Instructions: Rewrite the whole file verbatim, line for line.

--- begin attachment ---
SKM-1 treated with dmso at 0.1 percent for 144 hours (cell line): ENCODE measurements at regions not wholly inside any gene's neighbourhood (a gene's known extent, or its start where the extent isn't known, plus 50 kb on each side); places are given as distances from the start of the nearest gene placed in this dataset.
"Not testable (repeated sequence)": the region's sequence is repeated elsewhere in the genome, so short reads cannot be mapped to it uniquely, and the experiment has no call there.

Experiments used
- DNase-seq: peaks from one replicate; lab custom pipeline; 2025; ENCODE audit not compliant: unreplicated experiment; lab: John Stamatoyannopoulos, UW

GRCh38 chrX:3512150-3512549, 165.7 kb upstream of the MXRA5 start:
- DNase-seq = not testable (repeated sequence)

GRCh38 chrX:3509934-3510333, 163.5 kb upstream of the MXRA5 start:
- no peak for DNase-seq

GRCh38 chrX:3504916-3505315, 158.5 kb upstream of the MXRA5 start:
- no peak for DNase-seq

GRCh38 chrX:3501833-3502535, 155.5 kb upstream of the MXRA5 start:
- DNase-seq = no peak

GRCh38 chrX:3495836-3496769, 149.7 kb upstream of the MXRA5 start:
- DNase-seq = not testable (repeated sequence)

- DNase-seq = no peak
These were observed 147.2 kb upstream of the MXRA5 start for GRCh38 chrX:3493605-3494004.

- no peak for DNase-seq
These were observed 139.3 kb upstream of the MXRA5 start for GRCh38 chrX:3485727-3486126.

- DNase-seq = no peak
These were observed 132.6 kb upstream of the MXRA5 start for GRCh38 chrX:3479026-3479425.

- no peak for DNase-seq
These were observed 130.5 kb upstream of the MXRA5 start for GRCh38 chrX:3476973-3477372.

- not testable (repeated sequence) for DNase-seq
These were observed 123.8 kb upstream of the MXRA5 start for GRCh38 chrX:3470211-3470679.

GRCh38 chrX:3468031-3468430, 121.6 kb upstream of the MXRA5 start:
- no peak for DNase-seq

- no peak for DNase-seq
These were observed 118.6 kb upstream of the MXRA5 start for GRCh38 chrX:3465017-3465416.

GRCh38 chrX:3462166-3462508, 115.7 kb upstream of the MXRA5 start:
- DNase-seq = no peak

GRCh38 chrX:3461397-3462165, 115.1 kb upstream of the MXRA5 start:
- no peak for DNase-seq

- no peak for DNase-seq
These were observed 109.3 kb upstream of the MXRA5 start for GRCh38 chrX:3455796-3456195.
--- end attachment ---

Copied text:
SKM-1 treated with dmso at 0.1 percent for 144 hours (cell line): ENCODE measurements at regions not wholly inside any gene's neighbourhood (a gene's known extent, or its start where the extent isn't known, plus 50 kb on each side); places are given as distances from the start of the nearest gene placed in this dataset.
"Not testable (repeated sequence)": the region's sequence is repeated elsewhere in the genome, so short reads cannot be mapped to it uniquely, and the experiment has no call there.

Experiments used
- DNase-seq: peaks from one replicate; lab custom pipeline; 2025; ENCODE audit not compliant: unreplicated experiment; lab: John Stamatoyannopoulos, UW

GRCh38 chrX:3512150-3512549, 165.7 kb upstream of the MXRA5 start:
- DNase-seq = not testable (repeated sequence)

GRCh38 chrX:3509934-3510333, 163.5 kb upstream of the MXRA5 start:
- no peak for DNase-seq

GRCh38 chrX:3504916-3505315, 158.5 kb upstream of the MXRA5 start:
- no peak for DNase-seq

GRCh38 chrX:3501833-3502535, 155.5 kb upstream of the MXRA5 start:
- DNase-seq = no peak

GRCh38 chrX:3495836-3496769, 149.7 kb upstream of the MXRA5 start:
- DNase-seq = not testable (repeated sequence)

- DNase-seq = no peak
These were observed 147.2 kb upstream of the MXRA5 start for GRCh38 chrX:3493605-3494004.

- no peak for DNase-seq
These were observed 139.3 kb upstream of the MXRA5 start for GRCh38 chrX:3485727-3486126.

- DNase-seq = no peak
These were observed 132.6 kb upstream of the MXRA5 start for GRCh38 chrX:3479026-3479425.

- no peak for DNase-seq
These were observed 130.5 kb upstream of the MXRA5 start for GRCh38 chrX:3476973-3477372.

- not testable (repeated sequence) for DNase-seq
These were observed 123.8 kb upstream of the MXRA5 start for GRCh38 chrX:3470211-3470679.

GRCh38 chrX:3468031-3468430, 121.6 kb upstream of the MXRA5 start:
- no peak for DNase-seq

- no peak for DNase-seq
These were observed 118.6 kb upstream of the MXRA5 start for GRCh38 chrX:3465017-3465416.

GRCh38 chrX:3462166-3462508, 115.7 kb upstream of the MXRA5 start:
- DNase-seq = no peak

GRCh38 chrX:3461397-3462165, 115.1 kb upstream of the MXRA5 start:
- no peak for DNase-seq

- no peak for DNase-seq
These were observed 109.3 kb upstream of the MXRA5 start for GRCh38 chrX:3455796-3456195.